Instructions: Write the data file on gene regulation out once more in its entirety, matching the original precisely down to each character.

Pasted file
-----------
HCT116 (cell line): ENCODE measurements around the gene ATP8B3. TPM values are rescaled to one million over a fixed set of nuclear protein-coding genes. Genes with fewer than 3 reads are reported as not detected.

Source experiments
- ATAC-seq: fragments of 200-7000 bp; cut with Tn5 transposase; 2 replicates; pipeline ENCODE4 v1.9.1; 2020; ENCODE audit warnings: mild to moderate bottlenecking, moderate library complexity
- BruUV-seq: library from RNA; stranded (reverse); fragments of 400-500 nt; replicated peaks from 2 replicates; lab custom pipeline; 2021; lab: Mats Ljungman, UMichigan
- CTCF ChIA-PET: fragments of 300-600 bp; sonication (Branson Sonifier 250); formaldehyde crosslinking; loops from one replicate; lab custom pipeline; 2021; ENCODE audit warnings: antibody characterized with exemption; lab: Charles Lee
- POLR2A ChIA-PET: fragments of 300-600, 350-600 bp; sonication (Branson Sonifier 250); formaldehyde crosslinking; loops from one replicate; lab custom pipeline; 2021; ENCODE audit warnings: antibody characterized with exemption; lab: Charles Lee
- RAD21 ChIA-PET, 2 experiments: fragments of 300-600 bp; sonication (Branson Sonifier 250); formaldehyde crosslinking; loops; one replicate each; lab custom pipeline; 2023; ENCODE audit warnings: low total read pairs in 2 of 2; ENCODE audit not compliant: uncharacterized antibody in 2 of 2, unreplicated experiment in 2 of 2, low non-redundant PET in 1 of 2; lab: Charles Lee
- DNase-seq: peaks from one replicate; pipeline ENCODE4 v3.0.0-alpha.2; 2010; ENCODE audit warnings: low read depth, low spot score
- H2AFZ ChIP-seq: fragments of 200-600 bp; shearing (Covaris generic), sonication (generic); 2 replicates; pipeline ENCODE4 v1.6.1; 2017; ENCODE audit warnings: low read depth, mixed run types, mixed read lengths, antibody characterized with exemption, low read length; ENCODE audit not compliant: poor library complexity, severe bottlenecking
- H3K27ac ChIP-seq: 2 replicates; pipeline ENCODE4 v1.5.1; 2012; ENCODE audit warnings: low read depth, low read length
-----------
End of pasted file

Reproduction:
HCT116 (cell line): ENCODE measurements around the gene ATP8B3. TPM values are rescaled to one million over a fixed set of nuclear protein-coding genes. Genes with fewer than 3 reads are reported as not detected.

Source experiments
- ATAC-seq: fragments of 200-7000 bp; cut with Tn5 transposase; 2 replicates; pipeline ENCODE4 v1.9.1; 2020; ENCODE audit warnings: mild to moderate bottlenecking, moderate library complexity
- BruUV-seq: library from RNA; stranded (reverse); fragments of 400-500 nt; replicated peaks from 2 replicates; lab custom pipeline; 2021; lab: Mats Ljungman, UMichigan
- CTCF ChIA-PET: fragments of 300-600 bp; sonication (Branson Sonifier 250); formaldehyde crosslinking; loops from one replicate; lab custom pipeline; 2021; ENCODE audit warnings: antibody characterized with exemption; lab: Charles Lee
- POLR2A ChIA-PET: fragments of 300-600, 350-600 bp; sonication (Branson Sonifier 250); formaldehyde crosslinking; loops from one replicate; lab custom pipeline; 2021; ENCODE audit warnings: antibody characterized with exemption; lab: Charles Lee
- RAD21 ChIA-PET, 2 experiments: fragments of 300-600 bp; sonication (Branson Sonifier 250); formaldehyde crosslinking; loops; one replicate each; lab custom pipeline; 2023; ENCODE audit warnings: low total read pairs in 2 of 2; ENCODE audit not compliant: uncharacterized antibody in 2 of 2, unreplicated experiment in 2 of 2, low non-redundant PET in 1 of 2; lab: Charles Lee
- DNase-seq: peaks from one replicate; pipeline ENCODE4 v3.0.0-alpha.2; 2010; ENCODE audit warnings: low read depth, low spot score
- H2AFZ ChIP-seq: fragments of 200-600 bp; shearing (Covaris generic), sonication (generic); 2 replicates; pipeline ENCODE4 v1.6.1; 2017; ENCODE audit warnings: low read depth, mixed run types, mixed read lengths, antibody characterized with exemption, low read length; ENCODE audit not compliant: poor library complexity, severe bottlenecking
- H3K27ac ChIP-seq: 2 replicates; pipeline ENCODE4 v1.5.1; 2012; ENCODE audit warnings: low read depth, low read length